With R., I don’t get the sense that she is in distress, it is like a restless seeking.  Sometimes she seems more frustrated than others.  But the idea that this behavior is an attempt to reorganize her world seems to be accurate to me.   It helps me decide how to respond.  I would like to let her do what she wants, to an extent.  At home I’ll let her go to town with one group of items – the contents of her toy box or a book shelf,  but I will put them away when she goes on to the next group.  Some people say that you should force the child to help with the clean up, but that is counter productive with R. at this point.  I find if I put things away, she will join in at least half of the time.  And I have actually seen her put a few things away on her own, although she does then often knock them back over.

This kind of throwing behavior is usually the worst on rainy days off when we are mostly stuck inside.  I think it means she is bored.  She is usually quick to become frustrated or angry during those times.   Often after school and therapy she just seems to want to do what she wants, she wants to knock things over and throw.  But she is incredibly happy, laughing, talking and singing, and engaging in some appropriate play along with the throwing.

She’s four years old today

R.’s birthday is today, she is four years old.  I realize that she is still a young person, but it seems so old at the same time.   From this point on, she will have spent more than half of her life as a person with autism, and in the presence of various therapists and professionals that the average child does not encounter.

I feel differently about this birthday.  I think in a way, I dreaded all the other birthdays.   It was like each birthday was a formal reminder of all the unmet milestones.   I don’t know when it happened, but recently I started feeling differently.  I’m actually kind of excited that my baby is turning four.  Sure I wish she could tell me what she wants for her birthday or if she would like a party or particular activity.   I could fill pages with all my questions and concerns.  This year I want to celebrate that I have known and loved the wonderful person who is my daughter for four years.    Every day I learn something more about her and also myself.

We had a small party at home, I just invited another autism family.  We got her a few balloons and they had the most fun with them.   Her friends were so cute wearing the party hats.  R. wanted no part of wearing them, but she enjoyed everyone else wearing them.

She actually ate some of a cupcake.  I have never seen her touch anything with frosting before.  I wonder if she learned that at school.   Foolishly, I did not think she would have any interest in them, and I left them on the counter.  E. caught her,  and rescued them.

Elmo has a new home

R.’s birthday is on Monday, and my Mom has been wanting to get R. a dollhouse for a while now.    We put it together and gave it to her yesterday so she would be able to play with it this weekend.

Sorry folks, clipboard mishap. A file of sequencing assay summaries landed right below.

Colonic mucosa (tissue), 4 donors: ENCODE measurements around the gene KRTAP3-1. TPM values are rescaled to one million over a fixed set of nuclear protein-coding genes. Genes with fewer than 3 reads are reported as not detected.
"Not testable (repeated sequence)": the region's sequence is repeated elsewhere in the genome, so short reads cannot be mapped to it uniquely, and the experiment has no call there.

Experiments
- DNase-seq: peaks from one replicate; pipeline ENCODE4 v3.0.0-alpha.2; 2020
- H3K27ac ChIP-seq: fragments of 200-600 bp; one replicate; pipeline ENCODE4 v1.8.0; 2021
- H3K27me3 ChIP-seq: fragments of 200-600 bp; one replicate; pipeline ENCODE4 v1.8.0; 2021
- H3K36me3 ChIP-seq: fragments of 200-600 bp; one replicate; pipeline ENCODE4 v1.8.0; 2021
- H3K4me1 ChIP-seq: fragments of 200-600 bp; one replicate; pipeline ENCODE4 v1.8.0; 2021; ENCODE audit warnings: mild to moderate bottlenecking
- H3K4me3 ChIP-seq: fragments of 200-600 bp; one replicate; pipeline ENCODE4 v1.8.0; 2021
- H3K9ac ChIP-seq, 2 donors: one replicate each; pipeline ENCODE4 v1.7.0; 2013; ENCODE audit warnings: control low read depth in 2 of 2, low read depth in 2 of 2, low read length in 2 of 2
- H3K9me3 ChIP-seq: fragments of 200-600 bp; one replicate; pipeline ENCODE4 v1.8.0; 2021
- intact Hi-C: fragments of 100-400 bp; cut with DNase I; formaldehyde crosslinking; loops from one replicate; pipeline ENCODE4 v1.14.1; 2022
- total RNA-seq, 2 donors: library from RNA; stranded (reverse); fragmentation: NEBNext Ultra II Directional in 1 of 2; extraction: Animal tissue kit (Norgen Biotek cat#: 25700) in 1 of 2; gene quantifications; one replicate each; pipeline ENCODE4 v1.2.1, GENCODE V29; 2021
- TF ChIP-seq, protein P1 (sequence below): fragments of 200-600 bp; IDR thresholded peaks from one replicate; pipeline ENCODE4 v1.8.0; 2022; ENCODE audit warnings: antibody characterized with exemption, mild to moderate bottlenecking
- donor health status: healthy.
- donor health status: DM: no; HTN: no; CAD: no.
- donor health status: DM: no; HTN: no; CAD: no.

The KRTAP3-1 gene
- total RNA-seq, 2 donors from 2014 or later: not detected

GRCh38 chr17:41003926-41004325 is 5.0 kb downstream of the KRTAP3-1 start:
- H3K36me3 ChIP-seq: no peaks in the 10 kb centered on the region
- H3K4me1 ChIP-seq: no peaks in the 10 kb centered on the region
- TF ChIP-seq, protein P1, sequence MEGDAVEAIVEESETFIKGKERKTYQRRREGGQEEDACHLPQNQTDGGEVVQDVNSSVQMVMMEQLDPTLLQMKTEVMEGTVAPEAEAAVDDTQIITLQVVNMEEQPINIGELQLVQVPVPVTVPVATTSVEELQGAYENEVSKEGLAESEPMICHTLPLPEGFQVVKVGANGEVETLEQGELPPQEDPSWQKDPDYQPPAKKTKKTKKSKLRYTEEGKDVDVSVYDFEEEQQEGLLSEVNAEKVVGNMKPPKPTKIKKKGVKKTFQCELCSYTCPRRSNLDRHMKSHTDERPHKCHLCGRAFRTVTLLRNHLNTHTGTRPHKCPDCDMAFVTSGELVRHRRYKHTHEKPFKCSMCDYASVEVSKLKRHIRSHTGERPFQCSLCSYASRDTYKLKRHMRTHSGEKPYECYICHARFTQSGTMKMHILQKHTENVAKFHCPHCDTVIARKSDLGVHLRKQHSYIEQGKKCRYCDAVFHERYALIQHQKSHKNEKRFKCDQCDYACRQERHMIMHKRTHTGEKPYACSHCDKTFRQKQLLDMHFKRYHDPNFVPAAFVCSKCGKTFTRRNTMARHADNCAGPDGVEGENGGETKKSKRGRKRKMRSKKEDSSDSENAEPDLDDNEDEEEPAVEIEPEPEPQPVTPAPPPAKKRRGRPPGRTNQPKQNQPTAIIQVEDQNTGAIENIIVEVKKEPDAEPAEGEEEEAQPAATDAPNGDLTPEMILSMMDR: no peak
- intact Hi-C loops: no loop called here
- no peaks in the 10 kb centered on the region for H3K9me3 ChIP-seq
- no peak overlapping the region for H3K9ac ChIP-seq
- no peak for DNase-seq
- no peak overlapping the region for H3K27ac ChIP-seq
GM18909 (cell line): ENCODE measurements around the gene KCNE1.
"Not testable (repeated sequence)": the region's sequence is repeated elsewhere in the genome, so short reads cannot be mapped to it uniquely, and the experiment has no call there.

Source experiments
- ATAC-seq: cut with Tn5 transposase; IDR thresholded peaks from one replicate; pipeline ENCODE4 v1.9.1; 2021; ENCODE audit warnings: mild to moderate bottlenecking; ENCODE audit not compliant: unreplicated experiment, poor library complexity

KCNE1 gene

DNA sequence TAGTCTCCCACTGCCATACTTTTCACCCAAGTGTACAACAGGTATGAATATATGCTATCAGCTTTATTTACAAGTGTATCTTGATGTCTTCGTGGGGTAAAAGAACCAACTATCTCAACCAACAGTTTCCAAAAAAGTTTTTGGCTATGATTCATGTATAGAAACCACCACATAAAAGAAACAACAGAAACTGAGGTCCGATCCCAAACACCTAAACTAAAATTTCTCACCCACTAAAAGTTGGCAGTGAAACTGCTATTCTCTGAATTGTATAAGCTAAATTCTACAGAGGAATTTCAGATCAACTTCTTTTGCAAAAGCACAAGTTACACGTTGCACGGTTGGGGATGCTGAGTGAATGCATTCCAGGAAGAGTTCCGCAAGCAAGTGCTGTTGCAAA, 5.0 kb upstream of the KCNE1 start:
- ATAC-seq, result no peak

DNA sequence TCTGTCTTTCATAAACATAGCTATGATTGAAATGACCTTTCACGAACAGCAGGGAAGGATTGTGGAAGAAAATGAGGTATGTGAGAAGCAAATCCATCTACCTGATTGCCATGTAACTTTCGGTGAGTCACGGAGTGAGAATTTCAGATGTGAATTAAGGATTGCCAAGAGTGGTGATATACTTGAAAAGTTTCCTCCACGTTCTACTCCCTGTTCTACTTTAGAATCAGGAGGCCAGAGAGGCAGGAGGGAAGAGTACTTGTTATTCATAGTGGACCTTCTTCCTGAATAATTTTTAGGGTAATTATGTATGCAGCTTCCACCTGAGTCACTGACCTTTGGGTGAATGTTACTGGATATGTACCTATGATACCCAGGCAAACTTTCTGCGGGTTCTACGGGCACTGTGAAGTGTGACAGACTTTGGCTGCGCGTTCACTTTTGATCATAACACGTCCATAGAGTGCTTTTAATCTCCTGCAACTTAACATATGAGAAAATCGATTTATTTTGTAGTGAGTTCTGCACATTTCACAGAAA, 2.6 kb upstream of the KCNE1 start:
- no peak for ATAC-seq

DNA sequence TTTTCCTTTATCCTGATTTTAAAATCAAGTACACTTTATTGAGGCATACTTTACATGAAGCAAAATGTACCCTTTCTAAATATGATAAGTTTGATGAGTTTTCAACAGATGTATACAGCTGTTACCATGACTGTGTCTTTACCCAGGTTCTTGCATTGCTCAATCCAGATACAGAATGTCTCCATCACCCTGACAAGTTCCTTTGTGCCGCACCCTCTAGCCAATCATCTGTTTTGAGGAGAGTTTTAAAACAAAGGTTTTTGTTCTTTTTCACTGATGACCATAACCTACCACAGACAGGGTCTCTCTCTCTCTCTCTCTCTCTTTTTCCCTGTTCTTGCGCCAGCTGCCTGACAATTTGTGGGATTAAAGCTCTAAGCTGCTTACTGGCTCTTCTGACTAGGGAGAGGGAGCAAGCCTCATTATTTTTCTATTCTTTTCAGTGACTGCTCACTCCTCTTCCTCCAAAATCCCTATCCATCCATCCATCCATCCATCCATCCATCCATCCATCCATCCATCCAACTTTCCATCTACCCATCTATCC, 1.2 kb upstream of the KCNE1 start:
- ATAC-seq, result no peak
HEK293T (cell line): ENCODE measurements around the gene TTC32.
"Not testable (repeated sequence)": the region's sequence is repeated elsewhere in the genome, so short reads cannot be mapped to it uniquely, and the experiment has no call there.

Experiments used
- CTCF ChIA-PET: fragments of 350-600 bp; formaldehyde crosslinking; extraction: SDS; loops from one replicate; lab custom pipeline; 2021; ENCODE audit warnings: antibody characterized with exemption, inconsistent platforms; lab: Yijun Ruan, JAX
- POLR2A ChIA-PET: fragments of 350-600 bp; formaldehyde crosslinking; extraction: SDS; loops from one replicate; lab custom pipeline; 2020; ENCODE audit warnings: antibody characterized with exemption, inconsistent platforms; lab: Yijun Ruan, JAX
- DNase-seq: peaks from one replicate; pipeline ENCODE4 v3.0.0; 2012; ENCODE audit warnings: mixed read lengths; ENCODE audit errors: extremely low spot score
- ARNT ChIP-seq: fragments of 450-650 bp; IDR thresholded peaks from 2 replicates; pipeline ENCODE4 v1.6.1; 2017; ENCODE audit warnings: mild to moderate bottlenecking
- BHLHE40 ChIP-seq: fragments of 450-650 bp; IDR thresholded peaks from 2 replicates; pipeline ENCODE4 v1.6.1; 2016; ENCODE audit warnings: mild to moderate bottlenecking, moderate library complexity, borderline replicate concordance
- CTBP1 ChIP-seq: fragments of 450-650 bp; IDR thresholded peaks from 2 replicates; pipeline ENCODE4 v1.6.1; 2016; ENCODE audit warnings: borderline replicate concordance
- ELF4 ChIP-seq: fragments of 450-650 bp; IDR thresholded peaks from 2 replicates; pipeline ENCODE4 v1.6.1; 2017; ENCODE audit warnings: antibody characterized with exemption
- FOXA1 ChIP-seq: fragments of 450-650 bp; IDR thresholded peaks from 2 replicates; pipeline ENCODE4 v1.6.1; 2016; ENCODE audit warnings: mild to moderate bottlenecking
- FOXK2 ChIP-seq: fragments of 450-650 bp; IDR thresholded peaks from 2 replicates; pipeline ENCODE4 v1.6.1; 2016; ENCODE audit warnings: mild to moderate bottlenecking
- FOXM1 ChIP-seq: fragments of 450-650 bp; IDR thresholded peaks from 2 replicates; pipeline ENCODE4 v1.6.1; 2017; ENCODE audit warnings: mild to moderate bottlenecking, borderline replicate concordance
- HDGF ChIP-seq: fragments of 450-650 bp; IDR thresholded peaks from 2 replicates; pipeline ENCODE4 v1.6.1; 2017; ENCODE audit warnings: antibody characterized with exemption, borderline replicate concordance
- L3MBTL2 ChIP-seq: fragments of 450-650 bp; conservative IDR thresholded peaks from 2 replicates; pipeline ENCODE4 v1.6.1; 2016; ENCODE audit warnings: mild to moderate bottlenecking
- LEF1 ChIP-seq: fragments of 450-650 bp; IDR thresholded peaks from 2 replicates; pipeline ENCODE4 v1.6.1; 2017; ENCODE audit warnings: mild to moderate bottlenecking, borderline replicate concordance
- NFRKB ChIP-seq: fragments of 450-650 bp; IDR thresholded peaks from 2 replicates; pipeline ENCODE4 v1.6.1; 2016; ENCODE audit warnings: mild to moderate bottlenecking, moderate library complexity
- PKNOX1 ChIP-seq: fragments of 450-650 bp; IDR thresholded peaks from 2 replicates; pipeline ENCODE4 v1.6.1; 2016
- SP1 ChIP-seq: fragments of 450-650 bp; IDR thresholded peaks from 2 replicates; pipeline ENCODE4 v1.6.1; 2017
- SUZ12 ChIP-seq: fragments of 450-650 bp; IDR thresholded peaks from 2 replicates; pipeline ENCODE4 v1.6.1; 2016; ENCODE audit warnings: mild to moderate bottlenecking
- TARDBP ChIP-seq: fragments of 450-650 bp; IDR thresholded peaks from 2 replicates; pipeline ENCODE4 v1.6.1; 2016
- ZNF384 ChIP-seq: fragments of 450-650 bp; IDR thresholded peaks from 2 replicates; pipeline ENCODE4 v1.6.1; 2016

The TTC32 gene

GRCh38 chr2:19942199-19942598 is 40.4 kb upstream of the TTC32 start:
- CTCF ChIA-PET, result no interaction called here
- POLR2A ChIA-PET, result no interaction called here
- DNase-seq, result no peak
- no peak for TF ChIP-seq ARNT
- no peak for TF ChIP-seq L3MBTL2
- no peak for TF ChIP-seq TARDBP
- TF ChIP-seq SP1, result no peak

She noticed it the second she came in the house.  She was all smiles and saying oh yay while she investigated the entire house.  The house came with a Mom, Dad and twin baby dolls.  She loves the Dad doll, she brought him to dinner (a space usually reserved for only Elmo and Ernie)

The dollhouse is the Fisher Price Loving Family Dollhouse.  My Mom and I spent a few months researching the dollhouses and this seemed like the best one.  I do kind of wish it wasn’t pink, but I think R. likes that it is. She likes pink.  The house was easy to put together, and it is very sturdy.  She has been trying to sit on the side rooms.  I guess they do kind of look like a seat.

The house has no electronics, which is fine with me.  All the furniture seems to light up or make sounds.  I do think it would have been nice to have a working doorbell, even an old school no battery one.

And another meeting

We had our monthly ABA team meeting yesterday.  R.’s teacher wanted to come with us, so we picked them up at school.   R. seemed to want to show me around the room, she kept bringing me over to different things.

She brought me over to the toy area, pulled out a play phone and held it up to my ear.  I think this is quite amazing because I’ve been trying to figure out how to teach her about the telephone.  Every time I call someone and get them to talk to her she looks at the phone as if it should have a screen, and usually hands it back.

The temporary classroom is smaller than their other room, there is no sink or bathroom.   The teacher said that they started taking the kids to the cafeteria for lunch and it is going really well.

The supervisor and one of the therapists were out sick, and the behaviorist had not seen the new IEP (yet to be signed, because I just got the final copy today.).  So there were a lot of things that did not get covered, but it was good to have the teacher’s input.

We talked even more about the manding progam, and moving beyond the word want and noun, to play, drink eat and more specific verbs.  It seemed to me like we were worrying the same bone as last month.  But the teacher and behaviorist were able to talk about the reasoning in detail, and I think that helped everyone.   The behaviorist wanted to make sure that enough time had been spent on one word mands, in case R. was thinking two word mands are just one long word.  She had the teacher and I list words we hear spontaneously, and thought there were enough to proceed.

The behaviorist said she observed during recess recently.  R. was playing a drum with some other girls (in the gen-ed glass)  She saw the behaviorist and approached her,  obviously recognizing her and showed her the drum.

The teacher said that she is teaching R. to tap her on the shoulder and say her name instead of tugging on her hand when they are seated together.  I saw this in action several times,  R. tapped the teacher on the shoulder and said her name!